Artificial Groundwater Recharge

Science Center Objects

Groundwater levels are declining across the country as our withdrawals exceed the rate of aquifers to naturally replenish themselves, called recharge. One method of controlling declining water levels is by using artificial groundwater recharge. The USGS monitors wells to evaluate the effect of groundwater depletion and recharge, and provides vital information to those who depend on groundwater resources.

BACKGROUND

Artificial recharge is the practice of increasing the amount of water that enters an aquifer through human-controlled means. For example, groundwater can be artificially recharged by redirecting water across the land surface through canals, infiltration basins, or ponds; adding irrigation furrows or sprinkler systems; or simply injecting water directly into the subsurface through injection wells.

 

Diagram showing natural and artificial recharge of groundwater.

Natural groundwater recharge occurs as precipitation falls on the land surface, infiltrates into soils, and moves through pore spaces down to the water table. Natural recharge also can occur as surface-water leakage from rivers, streams, lakes, and wetlands.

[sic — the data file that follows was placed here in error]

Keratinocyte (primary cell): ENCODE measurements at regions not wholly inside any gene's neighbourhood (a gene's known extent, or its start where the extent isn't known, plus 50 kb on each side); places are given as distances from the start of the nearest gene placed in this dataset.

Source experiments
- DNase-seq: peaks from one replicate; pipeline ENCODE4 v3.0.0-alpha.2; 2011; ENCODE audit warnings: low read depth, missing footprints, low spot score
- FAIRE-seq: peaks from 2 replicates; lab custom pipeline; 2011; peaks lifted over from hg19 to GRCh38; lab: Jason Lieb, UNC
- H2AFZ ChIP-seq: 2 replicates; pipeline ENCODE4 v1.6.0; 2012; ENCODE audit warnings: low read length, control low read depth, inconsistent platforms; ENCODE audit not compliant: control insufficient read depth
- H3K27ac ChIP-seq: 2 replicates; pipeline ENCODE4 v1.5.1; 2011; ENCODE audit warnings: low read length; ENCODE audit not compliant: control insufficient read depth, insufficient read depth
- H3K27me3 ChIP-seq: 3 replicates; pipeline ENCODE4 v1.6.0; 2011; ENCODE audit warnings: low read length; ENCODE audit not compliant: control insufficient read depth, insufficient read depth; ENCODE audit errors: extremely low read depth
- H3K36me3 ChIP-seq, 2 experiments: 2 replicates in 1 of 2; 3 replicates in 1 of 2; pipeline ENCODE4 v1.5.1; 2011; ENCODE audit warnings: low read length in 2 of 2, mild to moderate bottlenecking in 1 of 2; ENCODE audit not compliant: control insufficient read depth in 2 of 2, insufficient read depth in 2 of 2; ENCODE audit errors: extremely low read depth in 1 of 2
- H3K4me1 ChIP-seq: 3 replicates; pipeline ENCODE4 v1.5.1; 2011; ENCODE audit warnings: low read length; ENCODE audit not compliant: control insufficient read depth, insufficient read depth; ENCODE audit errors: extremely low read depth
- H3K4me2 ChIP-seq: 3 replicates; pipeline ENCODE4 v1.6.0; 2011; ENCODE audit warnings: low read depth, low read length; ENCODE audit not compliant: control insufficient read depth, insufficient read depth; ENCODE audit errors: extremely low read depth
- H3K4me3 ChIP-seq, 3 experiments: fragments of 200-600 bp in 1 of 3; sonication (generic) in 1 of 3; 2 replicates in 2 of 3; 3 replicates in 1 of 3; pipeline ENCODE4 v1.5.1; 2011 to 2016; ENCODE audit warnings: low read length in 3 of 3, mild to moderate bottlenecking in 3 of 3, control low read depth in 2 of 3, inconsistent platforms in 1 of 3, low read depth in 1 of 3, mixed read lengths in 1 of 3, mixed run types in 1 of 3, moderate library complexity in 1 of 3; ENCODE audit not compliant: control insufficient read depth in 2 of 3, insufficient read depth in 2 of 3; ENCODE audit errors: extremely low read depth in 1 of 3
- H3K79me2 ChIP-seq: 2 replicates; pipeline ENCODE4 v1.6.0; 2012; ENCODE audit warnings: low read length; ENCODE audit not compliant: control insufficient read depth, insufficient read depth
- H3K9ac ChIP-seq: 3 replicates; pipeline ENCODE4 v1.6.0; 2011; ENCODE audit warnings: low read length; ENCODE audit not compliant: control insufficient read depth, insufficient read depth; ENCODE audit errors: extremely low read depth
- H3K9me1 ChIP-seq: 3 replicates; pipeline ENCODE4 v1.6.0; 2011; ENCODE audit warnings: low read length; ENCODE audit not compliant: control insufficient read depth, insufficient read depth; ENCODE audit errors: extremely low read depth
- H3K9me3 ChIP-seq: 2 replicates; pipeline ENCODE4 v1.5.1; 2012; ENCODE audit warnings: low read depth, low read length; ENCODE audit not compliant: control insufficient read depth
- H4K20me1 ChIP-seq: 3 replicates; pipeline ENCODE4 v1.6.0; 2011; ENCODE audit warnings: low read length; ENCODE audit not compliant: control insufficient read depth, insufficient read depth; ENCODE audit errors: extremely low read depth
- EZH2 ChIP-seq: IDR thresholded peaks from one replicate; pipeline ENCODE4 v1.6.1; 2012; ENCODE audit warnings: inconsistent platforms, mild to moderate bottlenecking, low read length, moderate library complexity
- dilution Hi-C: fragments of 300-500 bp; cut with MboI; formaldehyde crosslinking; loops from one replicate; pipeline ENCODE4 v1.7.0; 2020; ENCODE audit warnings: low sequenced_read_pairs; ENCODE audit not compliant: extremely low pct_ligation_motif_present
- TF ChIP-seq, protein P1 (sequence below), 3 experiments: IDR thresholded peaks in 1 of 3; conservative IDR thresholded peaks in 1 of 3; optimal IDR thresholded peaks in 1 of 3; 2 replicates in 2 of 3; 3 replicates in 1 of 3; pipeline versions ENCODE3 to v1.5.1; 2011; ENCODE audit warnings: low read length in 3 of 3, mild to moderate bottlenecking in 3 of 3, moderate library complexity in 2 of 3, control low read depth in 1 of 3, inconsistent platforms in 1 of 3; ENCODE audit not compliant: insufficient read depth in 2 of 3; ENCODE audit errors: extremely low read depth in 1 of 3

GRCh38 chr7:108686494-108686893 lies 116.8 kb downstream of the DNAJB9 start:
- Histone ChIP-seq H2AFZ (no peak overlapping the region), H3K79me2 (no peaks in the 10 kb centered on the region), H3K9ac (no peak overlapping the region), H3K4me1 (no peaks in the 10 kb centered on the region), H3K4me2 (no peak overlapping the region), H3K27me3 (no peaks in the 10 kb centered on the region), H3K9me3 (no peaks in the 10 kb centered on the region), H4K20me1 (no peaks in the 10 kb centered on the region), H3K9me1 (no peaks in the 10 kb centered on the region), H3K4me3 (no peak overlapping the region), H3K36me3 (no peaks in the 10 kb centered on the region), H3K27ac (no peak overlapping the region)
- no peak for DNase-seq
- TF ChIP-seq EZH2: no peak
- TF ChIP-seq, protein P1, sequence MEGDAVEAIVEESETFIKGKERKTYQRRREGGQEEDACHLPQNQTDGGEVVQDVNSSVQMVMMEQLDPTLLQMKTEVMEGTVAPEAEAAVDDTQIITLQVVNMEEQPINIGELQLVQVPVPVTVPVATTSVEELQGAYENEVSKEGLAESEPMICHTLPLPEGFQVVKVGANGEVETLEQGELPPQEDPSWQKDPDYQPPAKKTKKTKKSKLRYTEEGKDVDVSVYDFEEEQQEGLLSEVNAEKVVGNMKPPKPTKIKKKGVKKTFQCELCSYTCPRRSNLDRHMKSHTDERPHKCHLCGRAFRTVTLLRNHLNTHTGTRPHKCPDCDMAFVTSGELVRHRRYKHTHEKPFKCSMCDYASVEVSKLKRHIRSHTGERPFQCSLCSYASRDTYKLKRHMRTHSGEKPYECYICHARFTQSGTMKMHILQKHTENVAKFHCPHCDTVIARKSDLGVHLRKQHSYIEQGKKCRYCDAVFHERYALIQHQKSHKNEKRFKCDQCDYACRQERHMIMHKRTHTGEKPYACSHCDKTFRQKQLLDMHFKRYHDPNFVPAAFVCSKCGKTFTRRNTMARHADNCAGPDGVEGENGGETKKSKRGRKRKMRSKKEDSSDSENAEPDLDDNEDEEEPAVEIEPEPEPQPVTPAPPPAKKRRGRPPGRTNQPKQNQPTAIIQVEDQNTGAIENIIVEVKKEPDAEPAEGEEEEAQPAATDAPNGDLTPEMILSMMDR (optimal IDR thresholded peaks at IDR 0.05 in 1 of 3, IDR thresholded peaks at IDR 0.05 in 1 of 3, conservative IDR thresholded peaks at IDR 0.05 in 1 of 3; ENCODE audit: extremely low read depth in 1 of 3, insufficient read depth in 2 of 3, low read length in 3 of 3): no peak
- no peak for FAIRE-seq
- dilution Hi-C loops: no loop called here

Artificial recharge can be done through injection of water through wells. This method often is applied to recharge deep aquifers where application of water to the land surface are not effective at recharging these aquifers.

AQUIFER STORAGE AND RECOVER

Aquifer storage and recovery is a water-storage technique applied by water-resource managers and scientists worldwide. Essentially, it involves storage of available water through wells completed into aquifers, with subsequent retrieval from these same wells during dry periods. Recovery of water stored in these wells greatly benefits environmental, agricultural, and urban uses.

 

RELATED USGS RESEARCH

The USGS has played an active role in artificial recharge studies dating back to 19051. Based on the number of current studies, USGS investigations of aquifer storage and recovery are just as essential today as they were 100 years ago.

ADDITIONAL RESOURCES